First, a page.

I wrote a book about bail reform in the mid-1960s, Ransom: A Critique of the American Bail System, which Harper and Row published. When the federal government changed its bail procedures, President Johnson invited people who had special interests in these legislative reforms to attend his bill signing and receive a ceremonial pen commemorating the event. Unknown to me, my invitation went mistakenly to another Ronald Goldfarb. He decided to go (more on his reasoning in a moment).
By chance, I bumped into Joe Califano, then White House counsel to LBJ, walking on the street between my office on 16th Street and the White House. We chatted for a minute and as we separated, Joe said: “See you tomorrow at the White House.”
“What do you mean?” I responded.
Joe explained. When I said I’d not received any invitation, Joe said he’d take care of correcting the glitch; I should just come to the White House gate and my name would be on the list for the event.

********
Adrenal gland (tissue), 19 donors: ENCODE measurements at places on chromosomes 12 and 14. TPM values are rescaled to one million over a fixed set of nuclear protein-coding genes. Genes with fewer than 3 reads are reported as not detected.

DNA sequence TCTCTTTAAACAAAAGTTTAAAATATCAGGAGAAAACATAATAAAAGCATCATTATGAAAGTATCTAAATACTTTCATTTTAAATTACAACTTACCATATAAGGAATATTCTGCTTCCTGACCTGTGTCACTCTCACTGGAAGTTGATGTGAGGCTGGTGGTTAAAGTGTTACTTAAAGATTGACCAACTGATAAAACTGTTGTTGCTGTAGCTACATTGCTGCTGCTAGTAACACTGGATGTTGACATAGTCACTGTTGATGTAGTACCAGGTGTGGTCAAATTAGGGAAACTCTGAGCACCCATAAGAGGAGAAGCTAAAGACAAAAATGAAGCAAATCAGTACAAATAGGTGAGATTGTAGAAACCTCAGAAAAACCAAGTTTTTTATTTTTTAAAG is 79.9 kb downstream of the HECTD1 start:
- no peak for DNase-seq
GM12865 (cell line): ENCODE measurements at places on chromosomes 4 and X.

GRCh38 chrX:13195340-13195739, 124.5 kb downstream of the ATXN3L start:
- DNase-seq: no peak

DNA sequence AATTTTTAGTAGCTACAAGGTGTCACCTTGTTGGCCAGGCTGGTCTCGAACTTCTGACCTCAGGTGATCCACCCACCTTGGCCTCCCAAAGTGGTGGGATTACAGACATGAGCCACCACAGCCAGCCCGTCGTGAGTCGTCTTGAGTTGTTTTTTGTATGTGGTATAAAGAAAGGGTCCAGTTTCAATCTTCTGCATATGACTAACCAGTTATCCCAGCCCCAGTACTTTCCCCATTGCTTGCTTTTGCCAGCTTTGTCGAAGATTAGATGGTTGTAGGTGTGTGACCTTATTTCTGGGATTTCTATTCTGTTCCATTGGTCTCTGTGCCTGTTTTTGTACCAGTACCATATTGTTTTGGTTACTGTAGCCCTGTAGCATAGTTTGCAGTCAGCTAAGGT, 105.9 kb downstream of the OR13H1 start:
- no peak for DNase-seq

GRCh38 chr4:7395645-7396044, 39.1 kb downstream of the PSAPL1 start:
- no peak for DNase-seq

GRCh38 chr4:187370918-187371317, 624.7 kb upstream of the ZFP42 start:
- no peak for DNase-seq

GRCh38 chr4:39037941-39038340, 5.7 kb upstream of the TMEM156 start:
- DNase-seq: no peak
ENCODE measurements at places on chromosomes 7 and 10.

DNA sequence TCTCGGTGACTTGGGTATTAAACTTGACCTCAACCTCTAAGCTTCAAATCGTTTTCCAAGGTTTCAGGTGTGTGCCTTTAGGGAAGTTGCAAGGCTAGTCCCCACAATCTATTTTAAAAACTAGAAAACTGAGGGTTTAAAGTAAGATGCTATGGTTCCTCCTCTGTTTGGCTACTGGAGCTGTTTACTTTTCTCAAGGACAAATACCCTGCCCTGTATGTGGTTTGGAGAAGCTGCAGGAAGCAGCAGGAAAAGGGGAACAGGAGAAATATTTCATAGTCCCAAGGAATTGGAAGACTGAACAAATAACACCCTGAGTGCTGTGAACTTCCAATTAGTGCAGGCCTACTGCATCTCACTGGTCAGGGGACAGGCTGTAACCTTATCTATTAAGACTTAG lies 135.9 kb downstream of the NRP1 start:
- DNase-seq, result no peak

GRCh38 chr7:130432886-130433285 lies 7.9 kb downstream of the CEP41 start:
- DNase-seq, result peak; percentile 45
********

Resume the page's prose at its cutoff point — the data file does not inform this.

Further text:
I came the next day. So did the other Ronald Goldfarb. He explained to officials then that he’d been receiving late-night phone calls when I wrote controversial articles or op-eds, and when my daughter was born, and he viewed this misdirected invitation as his quid pro quo for his inconveniences. He resented being told, “You’re not the real Ronald Goldfarb,” he said.
All were amused, not alarmed, by his appearance, and he was allowed to stay for the signing (only I got the pen, as the photo here shows). The picture hangs on my memorabilia wall in my office today. The Washington Post gossip columnist even wrote up the story of the mistaken identity at the White House, and everyone laughed it off.
No congressional inquiries, no Secret Service investigations, no White House harrumphing. How times have changed.